By Ken Reed

South Carolina remains in the Stone Age as evidenced by the fact the Confederate flag continues to fly on the Statehouse grounds. This disturbing reality was brought to light again following the despicable killings of nine African Americans at a Charleston, S.C. church. The murder suspect is Dylann Roof, a white supremacist.

The Confederate flag, even if it has redeeming qualities to some people, is tied to a racist past. Fortunately, Republican South Carolina governor Nikki Haley acknowledged that fact on Monday in calling for the removal of the Confederate flag from the Statehouse.

“It’s time to move the flag from the Capital grounds,” said Haley. “On matters of race, South Carolina has a tough history. We don’t need reminders.”

Haley made the right call but the issue is far from over. South Carolina lawmakers have to take action to make it happen. Haley threatened to call state legislators back for a special session on the topic this summer. Removing the Confederate flag won’t come easy. Flying the flag on Capital grounds retains plenty of political support in South Carolina.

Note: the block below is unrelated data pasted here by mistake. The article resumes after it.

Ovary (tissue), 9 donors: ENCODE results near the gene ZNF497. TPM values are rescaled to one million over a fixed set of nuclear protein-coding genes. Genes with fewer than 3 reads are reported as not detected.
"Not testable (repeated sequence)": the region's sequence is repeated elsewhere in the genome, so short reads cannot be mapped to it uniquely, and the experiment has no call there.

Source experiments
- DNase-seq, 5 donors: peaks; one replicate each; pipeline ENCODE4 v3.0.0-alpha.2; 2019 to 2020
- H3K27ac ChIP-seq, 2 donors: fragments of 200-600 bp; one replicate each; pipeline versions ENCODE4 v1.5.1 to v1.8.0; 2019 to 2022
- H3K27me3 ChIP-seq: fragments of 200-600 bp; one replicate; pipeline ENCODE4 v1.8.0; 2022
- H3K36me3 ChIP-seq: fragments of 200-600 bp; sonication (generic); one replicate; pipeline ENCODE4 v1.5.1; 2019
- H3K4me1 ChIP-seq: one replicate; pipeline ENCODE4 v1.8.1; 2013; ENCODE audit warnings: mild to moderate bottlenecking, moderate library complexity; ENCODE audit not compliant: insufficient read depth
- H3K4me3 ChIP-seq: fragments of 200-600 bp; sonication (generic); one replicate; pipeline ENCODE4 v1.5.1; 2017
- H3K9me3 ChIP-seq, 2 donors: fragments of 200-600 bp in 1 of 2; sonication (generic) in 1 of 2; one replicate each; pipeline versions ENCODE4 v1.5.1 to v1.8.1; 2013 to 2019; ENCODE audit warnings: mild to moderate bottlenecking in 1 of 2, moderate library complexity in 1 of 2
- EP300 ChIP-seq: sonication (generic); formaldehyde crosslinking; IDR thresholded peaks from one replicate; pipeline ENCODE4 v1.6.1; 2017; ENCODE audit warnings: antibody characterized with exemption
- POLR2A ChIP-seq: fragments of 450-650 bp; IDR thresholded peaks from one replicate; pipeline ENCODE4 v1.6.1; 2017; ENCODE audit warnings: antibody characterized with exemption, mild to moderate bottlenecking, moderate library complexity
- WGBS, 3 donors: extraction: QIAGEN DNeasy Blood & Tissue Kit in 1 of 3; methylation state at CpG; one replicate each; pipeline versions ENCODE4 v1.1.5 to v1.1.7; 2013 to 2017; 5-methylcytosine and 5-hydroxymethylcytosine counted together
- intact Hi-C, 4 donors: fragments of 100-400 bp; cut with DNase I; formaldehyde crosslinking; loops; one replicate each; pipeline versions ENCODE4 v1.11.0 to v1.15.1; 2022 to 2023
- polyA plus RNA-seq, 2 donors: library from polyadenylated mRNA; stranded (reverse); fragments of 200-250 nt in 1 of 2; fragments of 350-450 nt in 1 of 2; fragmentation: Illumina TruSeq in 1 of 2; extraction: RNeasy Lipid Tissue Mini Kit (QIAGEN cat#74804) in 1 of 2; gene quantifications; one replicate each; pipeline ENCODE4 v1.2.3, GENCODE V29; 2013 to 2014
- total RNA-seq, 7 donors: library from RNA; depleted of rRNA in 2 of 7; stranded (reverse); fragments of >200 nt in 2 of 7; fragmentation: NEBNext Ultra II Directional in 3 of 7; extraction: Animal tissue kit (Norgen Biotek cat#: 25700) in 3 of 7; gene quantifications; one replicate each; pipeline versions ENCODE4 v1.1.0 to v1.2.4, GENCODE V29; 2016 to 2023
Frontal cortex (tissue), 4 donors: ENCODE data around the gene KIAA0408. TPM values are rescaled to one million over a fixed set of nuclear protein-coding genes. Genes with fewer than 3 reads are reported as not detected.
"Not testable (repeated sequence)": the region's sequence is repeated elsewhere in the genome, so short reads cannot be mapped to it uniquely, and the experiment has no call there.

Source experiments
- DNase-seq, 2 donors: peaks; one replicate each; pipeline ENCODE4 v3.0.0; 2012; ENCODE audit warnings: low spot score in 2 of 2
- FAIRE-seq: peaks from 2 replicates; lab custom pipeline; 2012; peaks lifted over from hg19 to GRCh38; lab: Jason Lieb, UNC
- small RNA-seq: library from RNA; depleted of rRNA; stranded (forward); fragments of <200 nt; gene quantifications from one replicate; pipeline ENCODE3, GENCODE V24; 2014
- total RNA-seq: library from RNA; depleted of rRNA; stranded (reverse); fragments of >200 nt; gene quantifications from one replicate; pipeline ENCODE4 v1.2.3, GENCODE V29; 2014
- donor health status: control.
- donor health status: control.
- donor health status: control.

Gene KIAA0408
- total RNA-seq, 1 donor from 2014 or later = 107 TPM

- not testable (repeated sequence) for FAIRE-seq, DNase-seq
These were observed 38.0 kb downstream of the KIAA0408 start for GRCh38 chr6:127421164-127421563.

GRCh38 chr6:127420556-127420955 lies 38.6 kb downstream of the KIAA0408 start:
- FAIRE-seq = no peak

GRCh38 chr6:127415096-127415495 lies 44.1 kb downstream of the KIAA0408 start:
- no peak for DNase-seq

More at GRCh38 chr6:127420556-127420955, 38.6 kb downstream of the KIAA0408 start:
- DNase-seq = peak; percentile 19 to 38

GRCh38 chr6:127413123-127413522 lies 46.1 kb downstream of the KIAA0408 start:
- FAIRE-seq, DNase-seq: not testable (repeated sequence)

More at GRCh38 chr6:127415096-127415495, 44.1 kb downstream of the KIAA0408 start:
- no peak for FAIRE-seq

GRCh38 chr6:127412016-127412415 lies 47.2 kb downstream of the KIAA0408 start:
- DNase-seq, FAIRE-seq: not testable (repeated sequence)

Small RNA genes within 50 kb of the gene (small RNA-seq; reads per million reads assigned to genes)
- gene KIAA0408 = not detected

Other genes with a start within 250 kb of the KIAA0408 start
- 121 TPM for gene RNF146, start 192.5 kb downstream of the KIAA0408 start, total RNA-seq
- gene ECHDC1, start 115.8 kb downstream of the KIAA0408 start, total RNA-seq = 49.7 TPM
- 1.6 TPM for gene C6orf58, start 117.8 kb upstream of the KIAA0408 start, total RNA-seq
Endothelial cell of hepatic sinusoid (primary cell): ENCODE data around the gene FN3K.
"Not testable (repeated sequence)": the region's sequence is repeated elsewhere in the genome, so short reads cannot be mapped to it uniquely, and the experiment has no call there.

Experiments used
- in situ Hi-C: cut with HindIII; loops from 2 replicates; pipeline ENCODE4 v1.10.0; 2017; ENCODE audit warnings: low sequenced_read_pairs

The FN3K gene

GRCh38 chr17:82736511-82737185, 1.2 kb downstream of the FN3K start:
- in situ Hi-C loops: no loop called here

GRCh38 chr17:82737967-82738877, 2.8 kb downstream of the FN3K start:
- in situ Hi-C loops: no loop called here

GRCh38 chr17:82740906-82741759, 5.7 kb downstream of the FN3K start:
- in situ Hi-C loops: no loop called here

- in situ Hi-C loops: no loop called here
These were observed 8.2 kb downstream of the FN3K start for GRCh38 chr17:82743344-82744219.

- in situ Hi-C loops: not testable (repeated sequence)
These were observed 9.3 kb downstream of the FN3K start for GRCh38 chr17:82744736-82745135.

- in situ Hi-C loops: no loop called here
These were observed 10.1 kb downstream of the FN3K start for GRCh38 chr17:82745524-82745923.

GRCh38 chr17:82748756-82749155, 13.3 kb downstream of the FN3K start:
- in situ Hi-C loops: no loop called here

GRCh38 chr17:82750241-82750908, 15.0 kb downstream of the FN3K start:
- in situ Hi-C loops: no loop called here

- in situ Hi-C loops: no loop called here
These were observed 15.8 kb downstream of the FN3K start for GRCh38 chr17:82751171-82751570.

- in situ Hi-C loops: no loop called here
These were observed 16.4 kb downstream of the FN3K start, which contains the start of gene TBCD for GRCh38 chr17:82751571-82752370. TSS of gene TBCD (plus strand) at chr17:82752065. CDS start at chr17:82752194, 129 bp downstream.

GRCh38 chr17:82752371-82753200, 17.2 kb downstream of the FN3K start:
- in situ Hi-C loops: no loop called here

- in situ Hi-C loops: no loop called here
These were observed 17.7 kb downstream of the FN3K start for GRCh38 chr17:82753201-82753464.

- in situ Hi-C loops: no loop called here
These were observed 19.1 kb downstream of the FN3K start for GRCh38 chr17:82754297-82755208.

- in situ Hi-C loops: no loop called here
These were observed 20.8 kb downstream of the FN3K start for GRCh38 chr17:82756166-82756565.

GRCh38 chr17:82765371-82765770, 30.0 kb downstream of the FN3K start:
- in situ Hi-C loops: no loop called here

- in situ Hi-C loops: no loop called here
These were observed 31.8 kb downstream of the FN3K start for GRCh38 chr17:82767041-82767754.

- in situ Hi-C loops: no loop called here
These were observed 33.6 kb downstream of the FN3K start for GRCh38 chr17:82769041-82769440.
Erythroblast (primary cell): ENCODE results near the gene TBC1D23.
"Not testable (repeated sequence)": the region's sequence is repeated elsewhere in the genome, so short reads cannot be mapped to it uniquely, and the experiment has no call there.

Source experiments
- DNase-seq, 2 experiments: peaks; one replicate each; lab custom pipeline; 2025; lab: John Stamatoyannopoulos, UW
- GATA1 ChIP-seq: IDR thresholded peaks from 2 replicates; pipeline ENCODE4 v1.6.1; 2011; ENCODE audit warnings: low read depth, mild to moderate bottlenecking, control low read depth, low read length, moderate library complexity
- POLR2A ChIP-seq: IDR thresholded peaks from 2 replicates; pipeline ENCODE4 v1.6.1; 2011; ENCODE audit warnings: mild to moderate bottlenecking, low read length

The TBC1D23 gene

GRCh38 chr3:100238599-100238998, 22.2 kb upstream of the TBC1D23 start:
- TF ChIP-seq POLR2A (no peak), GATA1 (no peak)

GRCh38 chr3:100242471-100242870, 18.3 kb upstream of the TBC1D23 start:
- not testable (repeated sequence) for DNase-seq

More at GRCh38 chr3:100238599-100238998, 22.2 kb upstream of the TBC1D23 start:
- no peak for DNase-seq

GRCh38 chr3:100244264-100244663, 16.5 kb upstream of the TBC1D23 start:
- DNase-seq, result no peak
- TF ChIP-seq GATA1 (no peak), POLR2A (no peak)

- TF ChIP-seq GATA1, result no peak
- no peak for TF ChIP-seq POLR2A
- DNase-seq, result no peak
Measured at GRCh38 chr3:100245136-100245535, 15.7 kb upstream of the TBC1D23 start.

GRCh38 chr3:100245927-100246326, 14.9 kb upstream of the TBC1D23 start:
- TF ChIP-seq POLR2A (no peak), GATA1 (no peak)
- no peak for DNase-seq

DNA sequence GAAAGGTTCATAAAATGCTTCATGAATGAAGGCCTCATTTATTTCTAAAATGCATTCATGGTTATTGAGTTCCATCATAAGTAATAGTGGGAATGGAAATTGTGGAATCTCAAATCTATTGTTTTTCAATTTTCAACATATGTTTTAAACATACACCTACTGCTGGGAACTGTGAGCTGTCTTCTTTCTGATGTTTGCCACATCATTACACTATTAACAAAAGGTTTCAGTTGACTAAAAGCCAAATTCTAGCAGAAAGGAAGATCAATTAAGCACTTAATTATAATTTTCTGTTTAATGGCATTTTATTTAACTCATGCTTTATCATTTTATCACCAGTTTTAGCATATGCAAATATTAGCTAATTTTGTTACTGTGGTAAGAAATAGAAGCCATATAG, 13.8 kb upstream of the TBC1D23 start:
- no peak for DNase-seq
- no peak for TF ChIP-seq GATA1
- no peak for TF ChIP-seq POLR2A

At the very least, the Confederate flag is an extremely divisive symbol that feeds racial tension. It shouldn’t be formally supported by the state of South Carolina.

Due to the power of sport in our culture and the visibility and impact of sports teams on the conscience of society, big-time sports organizations can be a powerful influence on this issue if they come out for the removal of the Confederate flag.

University of South Carolina athletics director made a step in that direction when he tweeted, “It’s time to remove the flag. We are ONE!!” referring to the Confederate flag flown at the state capital in Columbia, South Carolina.

The rest of Sportsworld should follow his lead.

Ken Reed, Sports Policy Director, League of Fans


Comments are closed.

Set your Twitter account name in your settings to use the TwitterBar Section.